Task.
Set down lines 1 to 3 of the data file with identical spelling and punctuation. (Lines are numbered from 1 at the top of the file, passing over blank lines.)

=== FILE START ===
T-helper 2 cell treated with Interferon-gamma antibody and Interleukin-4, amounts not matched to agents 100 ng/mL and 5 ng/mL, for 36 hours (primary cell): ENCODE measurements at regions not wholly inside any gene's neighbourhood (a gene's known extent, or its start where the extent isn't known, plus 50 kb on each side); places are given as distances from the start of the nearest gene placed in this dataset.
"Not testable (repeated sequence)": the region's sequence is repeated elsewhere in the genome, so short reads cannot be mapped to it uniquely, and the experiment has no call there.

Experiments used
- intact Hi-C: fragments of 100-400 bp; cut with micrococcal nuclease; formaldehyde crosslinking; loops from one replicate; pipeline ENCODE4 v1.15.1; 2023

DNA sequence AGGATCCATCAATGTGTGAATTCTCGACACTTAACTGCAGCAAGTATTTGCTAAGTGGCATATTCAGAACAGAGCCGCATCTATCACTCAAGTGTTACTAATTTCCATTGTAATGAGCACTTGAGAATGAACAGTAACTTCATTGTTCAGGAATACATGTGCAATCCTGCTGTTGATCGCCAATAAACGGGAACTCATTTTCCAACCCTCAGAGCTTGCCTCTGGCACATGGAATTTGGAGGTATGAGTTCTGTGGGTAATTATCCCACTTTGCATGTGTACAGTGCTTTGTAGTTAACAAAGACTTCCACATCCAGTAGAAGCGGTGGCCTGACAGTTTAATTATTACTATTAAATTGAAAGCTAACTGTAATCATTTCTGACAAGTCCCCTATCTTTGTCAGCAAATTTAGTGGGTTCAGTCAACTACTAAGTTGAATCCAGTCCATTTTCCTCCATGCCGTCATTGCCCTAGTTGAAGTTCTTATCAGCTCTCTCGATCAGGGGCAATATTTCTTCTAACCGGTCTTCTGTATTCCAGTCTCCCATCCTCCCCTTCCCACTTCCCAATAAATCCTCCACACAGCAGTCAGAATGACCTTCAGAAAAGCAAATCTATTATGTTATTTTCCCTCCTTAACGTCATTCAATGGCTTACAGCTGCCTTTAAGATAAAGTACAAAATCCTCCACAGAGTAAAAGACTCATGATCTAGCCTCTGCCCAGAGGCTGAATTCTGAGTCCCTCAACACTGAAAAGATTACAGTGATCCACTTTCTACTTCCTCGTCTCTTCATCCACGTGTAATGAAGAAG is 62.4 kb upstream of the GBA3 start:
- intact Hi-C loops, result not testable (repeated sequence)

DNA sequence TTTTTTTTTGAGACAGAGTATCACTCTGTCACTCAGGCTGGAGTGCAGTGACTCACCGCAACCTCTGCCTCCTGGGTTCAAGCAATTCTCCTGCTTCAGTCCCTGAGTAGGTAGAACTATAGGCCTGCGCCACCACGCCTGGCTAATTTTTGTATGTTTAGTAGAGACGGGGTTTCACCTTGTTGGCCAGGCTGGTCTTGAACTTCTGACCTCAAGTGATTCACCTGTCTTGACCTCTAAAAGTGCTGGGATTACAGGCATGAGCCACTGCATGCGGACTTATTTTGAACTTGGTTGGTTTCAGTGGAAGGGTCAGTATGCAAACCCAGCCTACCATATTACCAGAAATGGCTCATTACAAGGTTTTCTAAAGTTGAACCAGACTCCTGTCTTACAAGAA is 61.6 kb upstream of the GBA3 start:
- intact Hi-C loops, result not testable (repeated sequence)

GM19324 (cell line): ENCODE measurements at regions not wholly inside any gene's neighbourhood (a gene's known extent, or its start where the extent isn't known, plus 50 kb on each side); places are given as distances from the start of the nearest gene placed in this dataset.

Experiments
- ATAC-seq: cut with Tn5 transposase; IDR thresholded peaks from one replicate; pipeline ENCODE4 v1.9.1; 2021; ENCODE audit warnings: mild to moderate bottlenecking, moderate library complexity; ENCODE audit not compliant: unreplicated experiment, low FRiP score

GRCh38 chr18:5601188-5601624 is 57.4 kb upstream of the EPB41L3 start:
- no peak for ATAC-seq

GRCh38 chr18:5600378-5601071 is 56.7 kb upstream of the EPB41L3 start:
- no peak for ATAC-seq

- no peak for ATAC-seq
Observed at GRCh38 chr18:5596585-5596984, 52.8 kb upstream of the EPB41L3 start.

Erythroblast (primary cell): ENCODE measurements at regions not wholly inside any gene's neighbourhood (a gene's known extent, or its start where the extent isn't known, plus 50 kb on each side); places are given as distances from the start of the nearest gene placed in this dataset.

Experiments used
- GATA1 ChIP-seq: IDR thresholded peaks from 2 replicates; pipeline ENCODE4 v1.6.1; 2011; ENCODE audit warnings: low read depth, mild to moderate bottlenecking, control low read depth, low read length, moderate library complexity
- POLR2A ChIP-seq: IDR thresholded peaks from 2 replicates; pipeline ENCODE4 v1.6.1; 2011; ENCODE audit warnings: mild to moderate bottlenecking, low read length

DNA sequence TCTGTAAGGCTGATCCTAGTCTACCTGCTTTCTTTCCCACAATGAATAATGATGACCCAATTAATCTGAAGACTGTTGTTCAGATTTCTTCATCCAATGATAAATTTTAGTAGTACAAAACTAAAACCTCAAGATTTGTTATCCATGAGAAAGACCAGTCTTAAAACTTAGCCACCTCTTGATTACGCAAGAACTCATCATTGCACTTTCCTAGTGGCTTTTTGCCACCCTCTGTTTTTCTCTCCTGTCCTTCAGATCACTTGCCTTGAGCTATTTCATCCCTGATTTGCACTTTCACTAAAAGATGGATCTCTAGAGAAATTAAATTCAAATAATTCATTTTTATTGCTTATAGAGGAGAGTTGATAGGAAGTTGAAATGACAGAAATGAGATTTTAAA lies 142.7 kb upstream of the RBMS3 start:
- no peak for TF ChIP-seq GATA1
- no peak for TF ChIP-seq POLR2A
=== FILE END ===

T-helper 2 cell treated with Interferon-gamma antibody and Interleukin-4, amounts not matched to agents 100 ng/mL and 5 ng/mL, for 36 hours (primary cell): ENCODE measurements at regions not wholly inside any gene's neighbourhood (a gene's known extent, or its start where the extent isn't known, plus 50 kb on each side); places are given as distances from the start of the nearest gene placed in this dataset.
"Not testable (repeated sequence)": the region's sequence is repeated elsewhere in the genome, so short reads cannot be mapped to it uniquely, and the experiment has no call there.

Experiments used